Proposed Truckee assessment district receives support

Margaret Moran
Crowds stroll through the Brickelltown district of downtown Truckee last summer.
File photo |

TRUCKEE, Calif. — Results from an informal poll indicate a majority of Brickelltown property owners support forming an assessment district as part of the downtown area’s proposed overhaul, officials said.

The Brickelltown project calls for streetscape improvements from the McIver Roundabout to the intersection of Spring and Jibboom streets, including burying utility lines, creating on-street parking and doing landscaping.

“Brickelltown is the next frontier to expand downtown Truckee and its critical mass,” said Tony Lashbrook, town manager. “… (It’s) to bolster downtown Truckee as the premier shopping, dining designation in the region.”

A preliminary project cost estimate is $4.5 million, Lashbrook said.

Funding will come from $6.5 million in former Redevelopment Agency bond proceeds the California Department of Finance recently authorized the town to spend.

Before spending an estimated $600,000 on final project design, the town’s Redevelopment Successor Agency has stipulated an assessment district be created to ensure a maintenance funding source for improvements and a high level of property owner support, according to the town.

Based on results of the recent poll, staff will recommend that town council start the process of creating the district later this month, Lashbrook said.

In September, property owners within the proposed district would likely vote on whether to approve the district, said Jessica Thompson, town associate engineer.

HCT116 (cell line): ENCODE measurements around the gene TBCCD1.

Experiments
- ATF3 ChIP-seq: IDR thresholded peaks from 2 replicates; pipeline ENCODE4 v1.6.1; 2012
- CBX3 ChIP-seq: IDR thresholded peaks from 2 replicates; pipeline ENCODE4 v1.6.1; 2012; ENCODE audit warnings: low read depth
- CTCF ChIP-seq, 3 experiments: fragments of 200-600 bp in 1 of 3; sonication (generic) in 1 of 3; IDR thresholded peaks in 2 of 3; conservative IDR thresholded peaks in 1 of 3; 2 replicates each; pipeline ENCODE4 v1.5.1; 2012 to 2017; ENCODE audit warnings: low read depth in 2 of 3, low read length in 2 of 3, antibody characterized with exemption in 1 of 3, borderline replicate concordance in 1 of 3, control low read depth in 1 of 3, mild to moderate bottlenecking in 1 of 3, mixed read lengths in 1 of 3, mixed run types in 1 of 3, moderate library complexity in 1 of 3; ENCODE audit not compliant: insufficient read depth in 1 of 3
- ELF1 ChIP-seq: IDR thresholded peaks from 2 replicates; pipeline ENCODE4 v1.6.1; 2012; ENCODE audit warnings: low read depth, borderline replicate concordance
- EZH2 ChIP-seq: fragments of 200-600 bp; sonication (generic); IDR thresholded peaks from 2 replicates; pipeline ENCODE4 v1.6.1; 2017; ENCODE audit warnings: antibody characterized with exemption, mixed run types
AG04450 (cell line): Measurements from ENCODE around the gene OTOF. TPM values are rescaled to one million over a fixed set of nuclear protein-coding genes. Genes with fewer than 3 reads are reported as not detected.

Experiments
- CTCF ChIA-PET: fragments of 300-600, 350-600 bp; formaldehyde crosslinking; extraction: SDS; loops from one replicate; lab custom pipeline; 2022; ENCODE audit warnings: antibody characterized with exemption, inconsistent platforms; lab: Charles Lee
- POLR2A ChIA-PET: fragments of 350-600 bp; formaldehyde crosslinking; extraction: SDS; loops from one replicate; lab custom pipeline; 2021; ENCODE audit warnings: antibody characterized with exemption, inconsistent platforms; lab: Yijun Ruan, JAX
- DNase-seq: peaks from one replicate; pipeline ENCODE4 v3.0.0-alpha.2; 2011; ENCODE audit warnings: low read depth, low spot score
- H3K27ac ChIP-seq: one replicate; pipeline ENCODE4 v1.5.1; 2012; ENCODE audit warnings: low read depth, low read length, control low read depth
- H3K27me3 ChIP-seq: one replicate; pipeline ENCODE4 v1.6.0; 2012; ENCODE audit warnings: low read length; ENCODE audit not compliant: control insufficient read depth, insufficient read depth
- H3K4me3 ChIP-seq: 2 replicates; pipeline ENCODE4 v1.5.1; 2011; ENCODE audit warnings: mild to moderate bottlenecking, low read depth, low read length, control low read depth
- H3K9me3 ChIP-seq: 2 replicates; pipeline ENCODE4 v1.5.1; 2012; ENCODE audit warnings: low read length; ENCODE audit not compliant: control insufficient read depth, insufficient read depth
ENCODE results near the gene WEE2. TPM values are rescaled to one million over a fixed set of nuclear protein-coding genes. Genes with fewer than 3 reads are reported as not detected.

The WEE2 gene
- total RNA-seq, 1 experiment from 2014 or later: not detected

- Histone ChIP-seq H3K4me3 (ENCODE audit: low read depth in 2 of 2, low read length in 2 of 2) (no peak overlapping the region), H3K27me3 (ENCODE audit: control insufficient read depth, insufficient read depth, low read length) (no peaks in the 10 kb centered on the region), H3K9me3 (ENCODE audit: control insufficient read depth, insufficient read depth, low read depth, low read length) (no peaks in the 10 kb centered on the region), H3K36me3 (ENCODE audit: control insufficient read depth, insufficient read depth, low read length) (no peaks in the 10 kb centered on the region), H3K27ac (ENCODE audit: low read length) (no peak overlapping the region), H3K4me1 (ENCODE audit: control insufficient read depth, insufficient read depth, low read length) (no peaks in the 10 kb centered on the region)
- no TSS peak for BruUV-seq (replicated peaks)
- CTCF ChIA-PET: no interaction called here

As for what amount of voter approval will be needed to pass, she said that’s still being decided.


Annual maintenance costs to maintain the upgrades depends on which of two project options is selected.

One option includes parking and landscape improvements to the south side of Donner Pass Road in the existing Union Pacific Railroad area. That has a price tag of $64,846 in annual maintenance costs, Thompson said.

The other option doesn’t include those improvements and would cost $62,046 annually.

Funds collected by the assessment district through property taxes would fund sidewalk maintenance and utilities including snow removal, electricity for sidewalk lighting, water for landscape irrigation, sidewalk surface repairs, sidewalk cleaning and landscape maintenance, according to the town.

Cost to each property owner will vary based on square footage of improvements fronted by an owner’s building and building size, Thompson said.

There are about 35 parcel owners within the proposed district.

To ensure costs are fairly distributed based upon final project design, a second vote among property owners would occur before construction begins.

The earliest construction can start is summer 2015, Lashbrook said, with work likely taking two years to complete.

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